Photograph by Bob Capazzo
Tweens and teens in search of page turners to add to their summer reading lists would be wise to check out the picks of a group of young book critics based at the Perrot Memorial Library.
Publishers’ representatives have been known to visit the Perrot just to hear what two critics’ groups, one for middle-schoolers (YCC) and another for fourth- and fifth- graders (Y2C2), have to say about new imprints. “I love being around people who love books, but I think one of the most interesting things about being involved is that publishers want to hear what we say about books,” says Y2C2 member Maggie Petz, an eleven-year-old who is heading to Eastern this fall. “It’s a good way for them to know what kids actually like.”
Critics like Maggie are keeping up a tradition that began in the ’80s under the leadership of Kate McClelland and her successor Kathy Krasniewicz, Perrot librarians who were tragically killed by a drunk driver in Colorado in 2009 after attending an American Library Association conference.
“What they created is not so much a book discussion group as it is a book opinion group,” explains Kathy Jarombek, Perrot’s head of youth services, who honors the librarians’ legacy with the help of dedicated volunteers. “These kids are testing books for other kids.”
For committed young readers, there’s a literary cachet to being one of the approximately sixty students chosen through a competitive application process to meet every other week for book talks led by Kathy and volunteers Mary Jane Wynne and Jennifer Lau. The critics take turns reading new books and rate them on a system of zero to four stars, sharing their reviews at meetings.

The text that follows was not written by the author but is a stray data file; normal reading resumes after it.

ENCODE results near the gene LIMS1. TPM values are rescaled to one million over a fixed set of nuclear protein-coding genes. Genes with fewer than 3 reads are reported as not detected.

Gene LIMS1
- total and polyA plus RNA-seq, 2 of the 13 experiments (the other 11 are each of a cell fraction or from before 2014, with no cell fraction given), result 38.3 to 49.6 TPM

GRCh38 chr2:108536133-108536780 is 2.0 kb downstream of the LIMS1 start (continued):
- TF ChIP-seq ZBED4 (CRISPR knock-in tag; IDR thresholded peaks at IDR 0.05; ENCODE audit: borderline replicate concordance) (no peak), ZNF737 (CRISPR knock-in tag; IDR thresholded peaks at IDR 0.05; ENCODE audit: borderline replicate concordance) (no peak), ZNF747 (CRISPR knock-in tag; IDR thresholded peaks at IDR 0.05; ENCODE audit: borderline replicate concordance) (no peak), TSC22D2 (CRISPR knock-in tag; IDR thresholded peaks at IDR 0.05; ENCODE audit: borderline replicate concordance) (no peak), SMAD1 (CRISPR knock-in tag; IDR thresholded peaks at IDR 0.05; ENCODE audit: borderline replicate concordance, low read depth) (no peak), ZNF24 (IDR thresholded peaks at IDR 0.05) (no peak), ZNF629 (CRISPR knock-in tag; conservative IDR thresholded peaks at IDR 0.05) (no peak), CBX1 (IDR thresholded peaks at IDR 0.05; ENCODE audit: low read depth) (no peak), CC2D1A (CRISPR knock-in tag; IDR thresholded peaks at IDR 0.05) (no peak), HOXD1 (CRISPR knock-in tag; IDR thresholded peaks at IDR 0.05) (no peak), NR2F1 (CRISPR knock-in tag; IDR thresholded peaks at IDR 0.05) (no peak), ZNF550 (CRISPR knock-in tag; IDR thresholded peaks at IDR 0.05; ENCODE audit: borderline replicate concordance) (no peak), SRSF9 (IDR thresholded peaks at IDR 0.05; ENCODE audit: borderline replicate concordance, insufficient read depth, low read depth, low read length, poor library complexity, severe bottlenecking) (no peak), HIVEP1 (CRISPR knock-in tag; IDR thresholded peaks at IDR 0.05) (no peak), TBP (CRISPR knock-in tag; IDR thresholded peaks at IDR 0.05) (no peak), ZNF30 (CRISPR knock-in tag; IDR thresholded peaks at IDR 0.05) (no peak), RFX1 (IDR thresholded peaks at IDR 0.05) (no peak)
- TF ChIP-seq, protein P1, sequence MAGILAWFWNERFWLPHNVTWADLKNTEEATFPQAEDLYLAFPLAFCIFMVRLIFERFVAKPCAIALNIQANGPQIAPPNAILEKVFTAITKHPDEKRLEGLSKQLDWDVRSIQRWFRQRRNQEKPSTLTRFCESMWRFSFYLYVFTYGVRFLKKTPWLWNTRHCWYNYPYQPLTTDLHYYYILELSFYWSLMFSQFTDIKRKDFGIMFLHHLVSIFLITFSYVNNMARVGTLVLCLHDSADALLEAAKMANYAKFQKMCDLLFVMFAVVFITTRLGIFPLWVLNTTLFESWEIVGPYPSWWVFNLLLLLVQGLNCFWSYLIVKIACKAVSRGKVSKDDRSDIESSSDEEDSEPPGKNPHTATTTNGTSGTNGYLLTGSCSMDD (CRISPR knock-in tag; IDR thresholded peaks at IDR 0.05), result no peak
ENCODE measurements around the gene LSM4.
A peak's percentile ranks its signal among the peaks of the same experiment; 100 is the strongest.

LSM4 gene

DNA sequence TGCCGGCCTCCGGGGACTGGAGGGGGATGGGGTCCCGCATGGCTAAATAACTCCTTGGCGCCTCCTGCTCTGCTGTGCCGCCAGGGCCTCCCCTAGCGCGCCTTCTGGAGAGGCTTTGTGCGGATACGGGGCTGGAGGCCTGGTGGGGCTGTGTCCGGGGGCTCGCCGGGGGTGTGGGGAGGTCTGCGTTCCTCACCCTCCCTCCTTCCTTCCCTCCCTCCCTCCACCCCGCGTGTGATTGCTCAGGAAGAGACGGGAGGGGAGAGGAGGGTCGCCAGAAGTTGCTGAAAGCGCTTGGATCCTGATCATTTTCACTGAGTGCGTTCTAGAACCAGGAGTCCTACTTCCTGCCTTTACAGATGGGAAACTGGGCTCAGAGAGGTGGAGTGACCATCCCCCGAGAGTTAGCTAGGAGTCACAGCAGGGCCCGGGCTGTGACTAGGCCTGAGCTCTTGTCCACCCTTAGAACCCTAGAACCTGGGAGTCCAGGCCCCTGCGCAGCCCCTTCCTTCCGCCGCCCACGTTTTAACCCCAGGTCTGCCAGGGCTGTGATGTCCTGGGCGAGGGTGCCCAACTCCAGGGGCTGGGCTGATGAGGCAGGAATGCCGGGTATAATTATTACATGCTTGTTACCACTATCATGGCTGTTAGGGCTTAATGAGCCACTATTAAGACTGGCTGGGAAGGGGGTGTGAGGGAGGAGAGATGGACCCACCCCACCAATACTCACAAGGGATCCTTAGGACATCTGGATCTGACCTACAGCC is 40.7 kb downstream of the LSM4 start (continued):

“What we find is that the kids who end up doing this usually don’t come because their mom thinks it’s a good idea,” notes Kathy. “They just genuinely love good books.” Longtime critics Charlie Decker and Sarah McDonnell (both bound for Greenwich High this fall) say it’s not unusual to read two or three novels a week. “It’s a great vocabulary builder,” says Sarah, “and it exposes you to ideas, places and experiences you might not have otherwise.”
The kids take their rating seriously and meetings are often punctuated with good-natured sparring over the pros and cons of novels. What stirs hot debate? Just about anything ending with a cliff-hanger, something the young critics seem to love or hate.
“It can be frustrating,” says Sarah. “But it also means there will probably be a sequel.” Recommendations are available at Perrot and on its website. Currently, there’s a wait list for 2017-2018 groups.
YCC and Y2C2 reviewed more than fifty new books during the past year. Here are a few favorites.
FOR MIDDLE SCHOOL READERS
The Girl Who Drank the Moon by Kelly Barnhill
A girl unlocks the magic hidden deep within her in this epic fantasy that the YCC readers called “amazing.”
The Reader by Traci Chee
Sarah McDonnell loved this engrossing novel about a girl trying to solve her father’s murder in a society where there is no reading and writing.
FOR THE OLDER ELEMENTARY SCHOOL SET
Framed! A T.O.A.S.T. Mystery by James Ponti
Two middle school students help the FBI solve a case involving an international crime syndicate. The Young Critics declared it “un-put-downable.”
The Harlem Charade by Natasha Tarpley
Maggie Petz recommends this mystery novel set in the ’60s Harlem for its interesting characters and “the fact you never know what’s going to happen.”